A wake-up call

A wake-up call

Read how one woman in northern Argentina went from losing everything to finding the light of Jesus.

Sandra was living what she calls “a dark life”. Then one night she had a dream that was impossible to ignore.

Sandra is a thoughtful, quiet woman from the Toba people group and lives in Vaca Perdida, a small town in the Chaco region of northern Argentina. The Chaco is home to the indigenous Wichí, Toba and Chorote communities among others, who have long been marginalised by the majority society who are of European descent (criollos).

Life in this vast rural area is tough. The indigenous people are traditionally hunter gatherers, but with the forest depleted through deforestation livelihood is more dependent on the nearby towns, reached on roads that are often impassable due to flooding or tremendous heat.

And life seemed to have dealt Sandra a particularly difficult hand.

Broken romance, violent revenge

As a young woman, she fell in love with a man from a rival family. Despite strong opposition from her own family, Sandra and the man persisted in the relationship and she became pregnant – but then the man denied the child was his. Left alone to raise a child, and to try to rebuild the relationship with her parents, Sandra moved on.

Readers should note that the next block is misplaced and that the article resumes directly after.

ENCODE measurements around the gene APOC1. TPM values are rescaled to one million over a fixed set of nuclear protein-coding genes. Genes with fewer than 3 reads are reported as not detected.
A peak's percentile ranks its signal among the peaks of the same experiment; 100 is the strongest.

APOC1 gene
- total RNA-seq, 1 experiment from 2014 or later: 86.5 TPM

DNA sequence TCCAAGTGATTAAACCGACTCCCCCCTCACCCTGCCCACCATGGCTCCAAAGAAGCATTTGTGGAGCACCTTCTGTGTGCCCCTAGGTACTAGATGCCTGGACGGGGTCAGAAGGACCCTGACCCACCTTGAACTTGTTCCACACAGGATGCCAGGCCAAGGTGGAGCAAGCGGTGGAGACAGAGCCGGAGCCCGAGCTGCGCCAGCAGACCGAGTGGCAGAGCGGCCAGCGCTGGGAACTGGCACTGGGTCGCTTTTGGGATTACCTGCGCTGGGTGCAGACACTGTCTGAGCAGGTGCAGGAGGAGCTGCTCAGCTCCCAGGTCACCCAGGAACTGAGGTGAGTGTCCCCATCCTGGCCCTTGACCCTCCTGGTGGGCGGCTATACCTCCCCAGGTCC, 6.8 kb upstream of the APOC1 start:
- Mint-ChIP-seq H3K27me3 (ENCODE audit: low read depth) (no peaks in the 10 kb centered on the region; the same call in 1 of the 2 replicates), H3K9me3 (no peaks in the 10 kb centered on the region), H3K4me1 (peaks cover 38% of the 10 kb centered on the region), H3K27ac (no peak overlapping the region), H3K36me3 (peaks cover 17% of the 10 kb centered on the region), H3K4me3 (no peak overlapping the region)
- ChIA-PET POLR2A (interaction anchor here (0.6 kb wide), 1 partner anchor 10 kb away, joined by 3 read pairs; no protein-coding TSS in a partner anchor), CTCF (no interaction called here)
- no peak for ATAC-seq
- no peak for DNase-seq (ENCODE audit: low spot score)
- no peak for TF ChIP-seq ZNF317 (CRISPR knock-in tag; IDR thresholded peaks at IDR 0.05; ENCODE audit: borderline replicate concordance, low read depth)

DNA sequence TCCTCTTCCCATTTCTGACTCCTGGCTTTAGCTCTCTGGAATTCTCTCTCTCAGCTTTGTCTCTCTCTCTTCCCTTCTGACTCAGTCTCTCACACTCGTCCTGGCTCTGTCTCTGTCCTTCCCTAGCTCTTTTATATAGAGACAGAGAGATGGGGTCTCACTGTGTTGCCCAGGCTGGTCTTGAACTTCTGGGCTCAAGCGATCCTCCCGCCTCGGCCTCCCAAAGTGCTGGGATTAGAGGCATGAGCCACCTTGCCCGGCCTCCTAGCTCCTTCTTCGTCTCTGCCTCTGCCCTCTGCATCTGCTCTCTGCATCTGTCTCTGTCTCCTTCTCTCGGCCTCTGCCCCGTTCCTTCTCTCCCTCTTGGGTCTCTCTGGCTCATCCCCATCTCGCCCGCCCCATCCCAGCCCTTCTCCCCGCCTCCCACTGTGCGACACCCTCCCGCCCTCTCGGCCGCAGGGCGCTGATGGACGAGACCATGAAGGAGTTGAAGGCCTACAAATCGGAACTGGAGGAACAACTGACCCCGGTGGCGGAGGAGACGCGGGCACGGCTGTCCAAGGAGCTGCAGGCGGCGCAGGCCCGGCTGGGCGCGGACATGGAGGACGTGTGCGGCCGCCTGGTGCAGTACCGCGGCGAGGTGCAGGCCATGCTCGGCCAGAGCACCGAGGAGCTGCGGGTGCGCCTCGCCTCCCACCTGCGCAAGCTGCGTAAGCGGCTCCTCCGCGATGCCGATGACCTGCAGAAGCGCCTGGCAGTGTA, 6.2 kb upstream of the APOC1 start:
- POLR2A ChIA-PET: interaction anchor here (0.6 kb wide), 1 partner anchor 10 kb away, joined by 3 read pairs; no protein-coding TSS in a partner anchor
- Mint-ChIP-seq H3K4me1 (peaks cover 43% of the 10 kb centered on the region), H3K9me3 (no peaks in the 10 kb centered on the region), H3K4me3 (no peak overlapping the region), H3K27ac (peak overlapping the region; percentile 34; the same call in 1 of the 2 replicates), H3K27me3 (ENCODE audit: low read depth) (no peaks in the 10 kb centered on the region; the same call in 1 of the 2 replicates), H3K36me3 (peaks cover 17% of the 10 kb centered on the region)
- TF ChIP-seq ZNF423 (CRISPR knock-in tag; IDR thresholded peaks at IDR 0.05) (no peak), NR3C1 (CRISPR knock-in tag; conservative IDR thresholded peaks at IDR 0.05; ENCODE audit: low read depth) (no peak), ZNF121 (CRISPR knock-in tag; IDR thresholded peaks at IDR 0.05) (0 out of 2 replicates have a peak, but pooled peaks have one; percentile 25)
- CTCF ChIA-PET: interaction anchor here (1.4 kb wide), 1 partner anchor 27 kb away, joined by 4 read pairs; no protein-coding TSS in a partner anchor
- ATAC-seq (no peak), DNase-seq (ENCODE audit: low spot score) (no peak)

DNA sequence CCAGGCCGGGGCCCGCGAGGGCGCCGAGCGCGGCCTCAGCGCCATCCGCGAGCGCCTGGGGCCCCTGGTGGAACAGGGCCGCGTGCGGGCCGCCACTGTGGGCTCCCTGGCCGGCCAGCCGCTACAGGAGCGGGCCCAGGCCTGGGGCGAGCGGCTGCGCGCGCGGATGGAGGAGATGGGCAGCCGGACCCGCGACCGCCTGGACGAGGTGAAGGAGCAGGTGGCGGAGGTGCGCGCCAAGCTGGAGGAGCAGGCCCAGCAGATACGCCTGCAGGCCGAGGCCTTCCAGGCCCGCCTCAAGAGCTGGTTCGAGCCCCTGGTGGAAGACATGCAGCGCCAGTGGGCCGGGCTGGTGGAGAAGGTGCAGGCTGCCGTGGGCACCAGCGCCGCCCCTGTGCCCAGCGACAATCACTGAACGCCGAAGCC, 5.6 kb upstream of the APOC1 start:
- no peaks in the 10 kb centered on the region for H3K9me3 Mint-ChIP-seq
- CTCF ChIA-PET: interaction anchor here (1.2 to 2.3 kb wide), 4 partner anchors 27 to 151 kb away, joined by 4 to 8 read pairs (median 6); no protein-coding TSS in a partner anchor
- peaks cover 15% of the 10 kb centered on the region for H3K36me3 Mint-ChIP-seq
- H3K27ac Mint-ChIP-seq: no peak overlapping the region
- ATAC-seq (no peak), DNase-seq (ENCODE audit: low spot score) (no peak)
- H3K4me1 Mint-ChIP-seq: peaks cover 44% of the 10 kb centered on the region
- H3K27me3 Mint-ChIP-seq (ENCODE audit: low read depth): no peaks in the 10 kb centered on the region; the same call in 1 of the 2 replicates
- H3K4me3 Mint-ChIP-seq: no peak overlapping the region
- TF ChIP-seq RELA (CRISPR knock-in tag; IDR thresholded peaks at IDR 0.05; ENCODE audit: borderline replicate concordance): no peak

Sandra (left) with other Toba women leaders

But when she was engaged to a man from the majority criollo community, the father of her child decided he wanted to be with her. After some soul searching she left her fiancé and got back together with the man who would become her husband. Sandra’s jilted fiancé was furious. He bought petrol and burned down Sandra’s father’s house where she and the family lived. They lost everything: the house, all their possessions, all their documents.

Starting afresh, Sandra and her husband had four more children, but more pain was still to come. The eldest of these children died aged four after an accident at school and the third died at the same age when she was given the wrong injection by a trainee nurse. Both are buried at Sandra’s home.

In the midst of this suffering, God seemed distant and irrelevant.

Since the turn of the 20th century there has been an Anglican presence in this region, first through the work of SAMS missionaries walking with the marginalised peoples of the Chaco in northern Argentina and neighbouring Paraguay.

Sandra is now a respected leader in the local church and community…
…supported on her faith journey by CMS partners including Catherine Le Tissier (left).

Generations of people in mission have campaigned alongside indigenous people to keep their land, translated Scripture into native languages and shared the love of Jesus, resulting in many church congregations across the region.